The Middle Eastern country aims to diversify its oil heavy economy through corporate venture investments.

A view of Riyadh, Saudi Arabia
Riyadh, Saudi Arabia. Photo by Ekrem Osmanoglu on Unsplash

Savvy Games Group, a Saudi Arabia government-funded gaming conglomerate, has earmarked SAR70bn ($19.2bn) for corporate venture-style minority investments.

Savvy will invest SAR70bn through minority stake investments in companies that support its game development agenda. Another SAR2bn will be targeted “in diversified investments in industry disruptors to grow early-stage games and esports companies”.

After prior acquisitions of gaming companies ESL and FACEIT, Savvy has allocated a further SAR50bn “for the acquisition and development of a leading game publisher to become a strategic development partner,” according to the kingdom’s press agency. It will also establish 250 games companies in the kingdom and invest SAR20bn in “mature industry partners”.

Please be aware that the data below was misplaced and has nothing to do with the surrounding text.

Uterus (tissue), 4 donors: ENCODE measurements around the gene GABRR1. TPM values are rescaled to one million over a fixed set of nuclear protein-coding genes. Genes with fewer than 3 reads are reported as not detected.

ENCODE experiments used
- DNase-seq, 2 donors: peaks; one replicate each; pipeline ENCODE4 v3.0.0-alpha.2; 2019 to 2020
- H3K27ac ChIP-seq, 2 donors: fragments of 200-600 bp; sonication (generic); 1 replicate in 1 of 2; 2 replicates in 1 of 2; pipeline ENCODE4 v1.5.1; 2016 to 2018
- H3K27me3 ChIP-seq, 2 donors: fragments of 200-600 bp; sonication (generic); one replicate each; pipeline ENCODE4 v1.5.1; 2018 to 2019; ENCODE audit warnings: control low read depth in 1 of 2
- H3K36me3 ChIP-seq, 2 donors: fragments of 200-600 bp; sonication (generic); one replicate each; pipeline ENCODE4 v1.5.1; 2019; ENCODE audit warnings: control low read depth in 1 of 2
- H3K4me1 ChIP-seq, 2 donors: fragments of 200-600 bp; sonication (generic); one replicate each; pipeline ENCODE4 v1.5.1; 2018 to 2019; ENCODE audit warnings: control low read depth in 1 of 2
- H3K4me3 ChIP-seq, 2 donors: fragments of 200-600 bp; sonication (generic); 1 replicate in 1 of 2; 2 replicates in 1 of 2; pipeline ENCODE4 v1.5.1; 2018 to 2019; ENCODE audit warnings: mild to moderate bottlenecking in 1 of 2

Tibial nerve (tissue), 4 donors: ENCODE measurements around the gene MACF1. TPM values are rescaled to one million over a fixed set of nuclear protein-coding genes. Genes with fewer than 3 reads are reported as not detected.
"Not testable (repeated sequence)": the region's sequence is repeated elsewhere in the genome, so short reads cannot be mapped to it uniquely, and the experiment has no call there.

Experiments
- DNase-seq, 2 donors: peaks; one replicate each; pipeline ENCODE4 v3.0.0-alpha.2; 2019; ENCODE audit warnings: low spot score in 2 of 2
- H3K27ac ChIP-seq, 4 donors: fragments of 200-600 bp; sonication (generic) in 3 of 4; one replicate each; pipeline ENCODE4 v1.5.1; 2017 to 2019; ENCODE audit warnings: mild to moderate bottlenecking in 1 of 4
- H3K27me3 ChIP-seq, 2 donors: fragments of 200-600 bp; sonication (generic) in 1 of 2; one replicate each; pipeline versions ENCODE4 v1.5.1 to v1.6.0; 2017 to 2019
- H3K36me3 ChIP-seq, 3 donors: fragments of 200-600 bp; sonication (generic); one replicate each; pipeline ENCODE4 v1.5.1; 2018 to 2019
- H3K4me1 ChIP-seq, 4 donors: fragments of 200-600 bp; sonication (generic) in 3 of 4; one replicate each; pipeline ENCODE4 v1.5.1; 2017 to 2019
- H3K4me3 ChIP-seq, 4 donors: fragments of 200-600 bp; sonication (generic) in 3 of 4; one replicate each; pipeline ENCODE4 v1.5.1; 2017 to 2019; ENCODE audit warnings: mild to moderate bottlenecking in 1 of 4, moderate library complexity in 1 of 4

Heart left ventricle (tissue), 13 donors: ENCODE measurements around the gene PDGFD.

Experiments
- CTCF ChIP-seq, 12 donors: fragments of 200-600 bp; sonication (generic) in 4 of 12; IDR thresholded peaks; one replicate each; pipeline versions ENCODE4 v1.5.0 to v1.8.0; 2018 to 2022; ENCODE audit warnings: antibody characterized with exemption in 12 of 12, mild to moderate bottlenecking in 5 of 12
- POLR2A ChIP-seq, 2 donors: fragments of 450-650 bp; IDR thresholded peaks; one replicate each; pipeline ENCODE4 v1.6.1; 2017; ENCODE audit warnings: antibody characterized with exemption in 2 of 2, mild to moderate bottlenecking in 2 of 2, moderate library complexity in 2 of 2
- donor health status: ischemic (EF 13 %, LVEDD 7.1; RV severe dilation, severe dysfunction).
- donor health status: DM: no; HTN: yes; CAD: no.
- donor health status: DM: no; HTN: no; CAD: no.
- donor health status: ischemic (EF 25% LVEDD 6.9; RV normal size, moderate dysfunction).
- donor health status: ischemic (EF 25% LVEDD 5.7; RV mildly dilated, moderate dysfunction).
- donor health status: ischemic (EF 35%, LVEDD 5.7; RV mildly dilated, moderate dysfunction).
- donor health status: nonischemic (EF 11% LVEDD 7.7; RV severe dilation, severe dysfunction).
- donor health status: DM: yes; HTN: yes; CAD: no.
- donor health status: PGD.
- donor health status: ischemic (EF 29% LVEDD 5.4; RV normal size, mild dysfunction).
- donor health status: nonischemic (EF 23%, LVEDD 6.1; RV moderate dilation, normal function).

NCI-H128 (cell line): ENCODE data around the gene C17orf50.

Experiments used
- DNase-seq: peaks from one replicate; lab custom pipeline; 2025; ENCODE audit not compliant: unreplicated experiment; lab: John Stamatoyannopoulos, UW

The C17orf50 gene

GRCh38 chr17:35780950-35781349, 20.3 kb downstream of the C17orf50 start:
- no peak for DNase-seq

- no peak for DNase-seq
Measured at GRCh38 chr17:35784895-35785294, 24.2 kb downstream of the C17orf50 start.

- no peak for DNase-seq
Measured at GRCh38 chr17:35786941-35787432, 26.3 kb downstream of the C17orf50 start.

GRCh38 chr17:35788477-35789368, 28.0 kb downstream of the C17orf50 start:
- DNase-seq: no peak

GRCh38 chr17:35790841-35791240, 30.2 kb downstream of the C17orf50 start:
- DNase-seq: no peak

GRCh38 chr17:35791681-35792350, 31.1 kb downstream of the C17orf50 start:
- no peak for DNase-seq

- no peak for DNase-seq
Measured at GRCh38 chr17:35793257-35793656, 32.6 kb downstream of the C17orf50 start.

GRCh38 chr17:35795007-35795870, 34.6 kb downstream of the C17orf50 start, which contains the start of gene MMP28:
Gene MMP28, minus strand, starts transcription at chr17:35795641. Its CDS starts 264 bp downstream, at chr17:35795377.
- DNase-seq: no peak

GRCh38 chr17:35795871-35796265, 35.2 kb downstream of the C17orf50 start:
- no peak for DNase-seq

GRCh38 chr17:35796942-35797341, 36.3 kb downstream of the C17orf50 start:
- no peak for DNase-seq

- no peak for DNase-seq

Mohammed bin Salman bin Abdulaziz, a crown prince and chairman of Savvy, which is owned by the country’s main sovereign wealth fund, Public Investment Fund, said in the release: “Savvy Games Group is one part of our ambitious strategy aiming to make Saudi Arabia the ultimate global hub for the games and esports sector by 2030.”

Savvy’s CEO is Brian Ward, former head of worldwide studios at Activision Blizzard, which is being acquired by software developer Microsoft for $68.7bn.

The kingdom is encouraging its state-backed companies, such as oil major Aramco, chemicals subsidiary Sabic and property developer Neom, to develop vast corporate venturing initiatives for both inward-out venture building as well as outward-in corporate venture capital stakes. This follows an earlier iteration to back the near-$100bn SoftBank Vision Fund.

The Public Investment Fund aims to pump at least SAR150bn into the local economy each year between 2017 and 2025, as the fund and its subsidiaries plan to contribute SAR1.2 trillion to the non-oil economy, cumulatively, by the end of 2025.